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Author(s): N/A

ISBN13: 9780385492317

ISBN10: 0385492316

Publisher: Doubleday

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  • The Cold War has ended. With a scope and daring not possible until now, an unlikely international alliance of top-level political, financial, and religious interests sees the way clear at last to its ultimate goal: the establishment of a single global society. Utopia.

    These are men with nothing in common but immense power and a towering ambition for still more. With world unity and prosperity as their sloganand with betrayal, scandal, and murder as their ready weaponsthey have the means and the will to capture as their own the perfect global machinery for their plans: the oldest, wiliest, and most stable political chancery in the worldthe Vatican.

    At the vortex of this lethal struggle stands the embattled Pope, a geopolitical genius whose elimination is the short-term solution to a long-term goal, and two American brothers, Paul and Christian Gladstone, one a lawyer and the other a priest, who appear to be the perfect pawns. One falls prey to the sharp teeth of greed for power. The other will become one of the Slavic Pontiffs closest allies...and will discover the darkest secrets at the very heart of papal Rome.

    From America to Europe to Russia, in broad landscapes and clandestine corridors, a rich and varied castpresidents and politicos, simple saints and savvy sinners, popes and pope-makersclash with one another amid dramatic and sometimes bloody events that will affect the destiny of every person alive today.

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    He fetches Christianity onto the stage of history. Martin enjoys indulging his considerable skills, much to the pleasure of the reader.

    - The New York Times

    A Black Mass in the Vatican in 1963 gets Malachis first novel since Vatican (1985) off to a wicked start. A potentially gripping conflict between two American brothers?one a priest, one a lawyer, both heirs to a fortune and to the family manse of Windswept House?follows. But as Martin, a former Jesuit and veteran Church commentator, develops his complex plot, he begins to dwell to a fault upon the themes hes explored in numerous books, most recently The Keys of This Blood, 1991. Martins concern is what he sees as the erosion of the Churchs moral authority, both from within and without. Here, a Slavic pope whos obviously John Paul II is being maneuvered into approving the Resignation Protocol, which, if enacted, will force him to resign in the name of Church unity. Martin attributes this erosion to a global conspiracy among world powers both East and West, fueled by Satanic influence and by the failure of John XXIII to act upon the Third Prophecy of the Fatima Letter in 1960. The narrative is richly detailed with Church lore, but the sermonizing is incessant, with dialogue often sounding more like editorial commentary than speech. Many think of the current pope as theologically conservative, but Martin, through one of the brothers who have been caught up in the struggle, takes him roundly to task: "You have abandoned your seminarians to heretical teachers... your nuns to a destroying wave of secularizing feminists," and so on. What could have been a smart and shocking thriller winds up instead as an onslaught of ecclesiastical facts and religious opinions occasionally interrupted by plot. The wind that blows through this rambling shack of a novel is, ultimately, angry and hot.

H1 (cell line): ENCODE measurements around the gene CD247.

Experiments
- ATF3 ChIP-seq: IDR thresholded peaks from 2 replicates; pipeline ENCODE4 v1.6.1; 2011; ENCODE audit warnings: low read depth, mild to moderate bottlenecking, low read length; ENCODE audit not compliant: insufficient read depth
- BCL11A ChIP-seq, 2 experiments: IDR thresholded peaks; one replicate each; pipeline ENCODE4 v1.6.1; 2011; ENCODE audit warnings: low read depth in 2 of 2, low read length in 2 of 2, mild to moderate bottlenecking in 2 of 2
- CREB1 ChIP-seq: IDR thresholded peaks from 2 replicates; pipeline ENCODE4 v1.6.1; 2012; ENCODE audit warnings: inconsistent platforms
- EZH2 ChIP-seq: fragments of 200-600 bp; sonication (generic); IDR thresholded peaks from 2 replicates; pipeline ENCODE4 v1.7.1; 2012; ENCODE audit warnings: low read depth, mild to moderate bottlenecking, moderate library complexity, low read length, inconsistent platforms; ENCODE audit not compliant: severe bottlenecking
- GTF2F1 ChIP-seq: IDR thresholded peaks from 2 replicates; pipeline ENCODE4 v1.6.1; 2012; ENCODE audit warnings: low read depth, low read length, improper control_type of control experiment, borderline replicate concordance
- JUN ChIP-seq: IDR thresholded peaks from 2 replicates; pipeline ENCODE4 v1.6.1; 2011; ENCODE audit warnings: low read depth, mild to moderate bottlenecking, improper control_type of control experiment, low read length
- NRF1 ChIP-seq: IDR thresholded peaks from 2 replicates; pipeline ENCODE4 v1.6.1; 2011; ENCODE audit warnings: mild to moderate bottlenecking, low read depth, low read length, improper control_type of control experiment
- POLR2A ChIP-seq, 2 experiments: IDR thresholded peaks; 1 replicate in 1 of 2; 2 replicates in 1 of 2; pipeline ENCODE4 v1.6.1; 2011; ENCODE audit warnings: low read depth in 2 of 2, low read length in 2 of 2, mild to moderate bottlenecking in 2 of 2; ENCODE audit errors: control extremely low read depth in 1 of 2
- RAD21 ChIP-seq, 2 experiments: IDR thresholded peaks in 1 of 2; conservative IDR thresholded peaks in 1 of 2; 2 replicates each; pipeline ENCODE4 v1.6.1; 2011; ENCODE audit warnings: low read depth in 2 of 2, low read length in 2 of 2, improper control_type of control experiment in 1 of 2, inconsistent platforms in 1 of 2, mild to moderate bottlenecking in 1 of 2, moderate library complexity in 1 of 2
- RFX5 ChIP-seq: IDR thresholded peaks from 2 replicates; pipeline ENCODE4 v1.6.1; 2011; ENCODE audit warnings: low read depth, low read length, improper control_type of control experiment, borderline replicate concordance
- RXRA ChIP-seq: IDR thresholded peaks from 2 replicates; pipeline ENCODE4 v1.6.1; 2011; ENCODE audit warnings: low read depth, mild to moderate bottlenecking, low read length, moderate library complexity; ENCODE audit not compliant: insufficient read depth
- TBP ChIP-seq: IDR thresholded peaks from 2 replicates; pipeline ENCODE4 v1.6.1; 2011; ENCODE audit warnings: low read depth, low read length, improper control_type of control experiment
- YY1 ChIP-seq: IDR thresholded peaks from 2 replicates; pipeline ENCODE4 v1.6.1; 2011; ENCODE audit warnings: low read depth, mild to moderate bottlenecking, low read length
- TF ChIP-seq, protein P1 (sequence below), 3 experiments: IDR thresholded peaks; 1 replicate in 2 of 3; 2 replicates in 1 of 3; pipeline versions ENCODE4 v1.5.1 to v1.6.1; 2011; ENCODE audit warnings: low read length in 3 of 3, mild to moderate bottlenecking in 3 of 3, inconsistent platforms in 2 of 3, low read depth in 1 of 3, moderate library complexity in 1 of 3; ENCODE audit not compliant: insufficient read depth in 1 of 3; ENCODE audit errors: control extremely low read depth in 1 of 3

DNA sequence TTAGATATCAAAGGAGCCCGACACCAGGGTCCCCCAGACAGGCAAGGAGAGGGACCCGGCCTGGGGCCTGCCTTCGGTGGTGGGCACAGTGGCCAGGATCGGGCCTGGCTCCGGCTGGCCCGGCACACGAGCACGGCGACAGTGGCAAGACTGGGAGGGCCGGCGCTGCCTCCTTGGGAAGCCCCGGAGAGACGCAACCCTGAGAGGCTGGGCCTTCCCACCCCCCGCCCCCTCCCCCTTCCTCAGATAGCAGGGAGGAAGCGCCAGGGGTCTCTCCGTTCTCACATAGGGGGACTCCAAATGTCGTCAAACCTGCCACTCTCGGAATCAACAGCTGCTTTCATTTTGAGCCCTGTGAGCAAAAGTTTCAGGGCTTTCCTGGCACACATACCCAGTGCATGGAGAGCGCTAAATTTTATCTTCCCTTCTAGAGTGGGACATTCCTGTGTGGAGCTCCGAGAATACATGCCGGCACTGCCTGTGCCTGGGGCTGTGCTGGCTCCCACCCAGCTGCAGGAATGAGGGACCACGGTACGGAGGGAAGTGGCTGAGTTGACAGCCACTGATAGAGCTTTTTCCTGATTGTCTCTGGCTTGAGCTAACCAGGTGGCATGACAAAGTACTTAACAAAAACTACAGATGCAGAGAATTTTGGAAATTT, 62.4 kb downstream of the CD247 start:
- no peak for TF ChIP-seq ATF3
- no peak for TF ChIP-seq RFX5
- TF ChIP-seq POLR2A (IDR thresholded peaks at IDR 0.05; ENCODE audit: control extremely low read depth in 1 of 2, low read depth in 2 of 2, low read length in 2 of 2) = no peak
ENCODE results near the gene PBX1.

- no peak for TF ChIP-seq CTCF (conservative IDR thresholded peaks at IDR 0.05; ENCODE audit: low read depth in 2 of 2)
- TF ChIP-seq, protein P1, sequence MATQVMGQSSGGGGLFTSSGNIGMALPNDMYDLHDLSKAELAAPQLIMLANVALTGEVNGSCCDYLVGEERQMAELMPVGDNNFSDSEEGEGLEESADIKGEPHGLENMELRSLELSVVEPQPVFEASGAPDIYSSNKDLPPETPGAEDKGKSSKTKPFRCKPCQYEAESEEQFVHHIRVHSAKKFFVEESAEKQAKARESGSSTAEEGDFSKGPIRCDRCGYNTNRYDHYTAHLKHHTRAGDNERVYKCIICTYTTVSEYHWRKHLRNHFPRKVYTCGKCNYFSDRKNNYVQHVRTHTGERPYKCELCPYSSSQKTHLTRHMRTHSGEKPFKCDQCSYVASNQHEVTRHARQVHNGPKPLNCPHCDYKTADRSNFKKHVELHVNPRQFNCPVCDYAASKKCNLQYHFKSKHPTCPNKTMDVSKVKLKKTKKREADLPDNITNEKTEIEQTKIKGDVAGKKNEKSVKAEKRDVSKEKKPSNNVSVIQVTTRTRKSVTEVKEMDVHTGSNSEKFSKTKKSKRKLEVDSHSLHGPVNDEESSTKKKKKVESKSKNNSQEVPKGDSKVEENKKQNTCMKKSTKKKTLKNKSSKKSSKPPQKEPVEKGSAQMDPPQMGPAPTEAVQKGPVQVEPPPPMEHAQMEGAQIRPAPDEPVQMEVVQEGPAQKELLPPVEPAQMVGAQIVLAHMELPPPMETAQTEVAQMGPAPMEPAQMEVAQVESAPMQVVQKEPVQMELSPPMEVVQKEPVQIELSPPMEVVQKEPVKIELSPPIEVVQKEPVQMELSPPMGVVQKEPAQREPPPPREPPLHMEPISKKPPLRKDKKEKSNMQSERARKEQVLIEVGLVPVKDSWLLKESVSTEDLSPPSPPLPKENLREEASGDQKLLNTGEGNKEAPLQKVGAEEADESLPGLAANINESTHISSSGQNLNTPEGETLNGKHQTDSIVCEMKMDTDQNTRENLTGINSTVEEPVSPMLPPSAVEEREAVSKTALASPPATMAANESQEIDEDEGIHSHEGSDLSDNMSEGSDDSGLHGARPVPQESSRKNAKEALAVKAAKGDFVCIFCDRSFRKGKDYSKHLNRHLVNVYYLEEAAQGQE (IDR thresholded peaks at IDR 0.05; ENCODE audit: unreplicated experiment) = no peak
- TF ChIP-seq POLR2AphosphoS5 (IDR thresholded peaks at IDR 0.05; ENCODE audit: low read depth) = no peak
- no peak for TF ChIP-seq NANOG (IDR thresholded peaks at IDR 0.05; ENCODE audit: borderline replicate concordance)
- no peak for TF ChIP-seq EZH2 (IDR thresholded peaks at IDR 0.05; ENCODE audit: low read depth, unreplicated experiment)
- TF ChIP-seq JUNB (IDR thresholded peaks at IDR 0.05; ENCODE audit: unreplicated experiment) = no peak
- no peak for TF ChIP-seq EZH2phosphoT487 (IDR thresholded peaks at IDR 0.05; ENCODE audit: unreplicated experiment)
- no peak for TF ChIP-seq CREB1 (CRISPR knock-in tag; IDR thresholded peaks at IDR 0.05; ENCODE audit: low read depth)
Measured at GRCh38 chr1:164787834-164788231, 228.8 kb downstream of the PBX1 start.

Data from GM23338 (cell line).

- Publishers Weekly

    The author of Vatican (1986), among others, returns with a mammoth meditation on the troubled state of todays Catholic Church. So troubled, as one of the characters reports to the "slavic Pope who is the central figure here, that "its going down. In his opening scenes, surprising for this measured writer, Martin portrays an animal sacrifice straight out of Stephen King, and Lucifers plan is unveiled: to penetrate the Church hierarchy and eventually the Holy See itself with corrupt priests. They are bent on merging with economic and ethical universalists in the public arena, but their true agenda is the ascension of Satan and the annihilation of humankind. A young American priest, Christian Gladstone, from a place of peace called Windswept House, attempts to reverse these trends in his audiences with the slavic Pope; his twin brother, a lawyer, is embroiled in the impending new world order. They are light and dark, but, curiously, the slavic Pope is gray. He as much as anyone stood against Stalinist forces in Eastern Europe, but at a cost to the private message of faith and redemption the Church always has symbolized. But, while he himself has secularized the Church, his personal faith is deeply traditional. He seeks a revelation from an aged nun who participated in the Marian manifestation at Fatima. Can she tell this weary old man when Jesus will return? Does he have the strength for one last battle, as Lucifer stands poised to become Pope? Slowly, indeed, Martins passionsand his agony over the dire straits of his faithbuild into a deeply felt moral crisis. Martin is a close associate with Pope John XXIII, and his knowledge of Vatican politics is extraordinary. He pauses just short of the Apocalypse, but should find readers among Catholics and many evangelicals. Too slow-moving, and too specialized, for everyone else.

    - Kirkus Review



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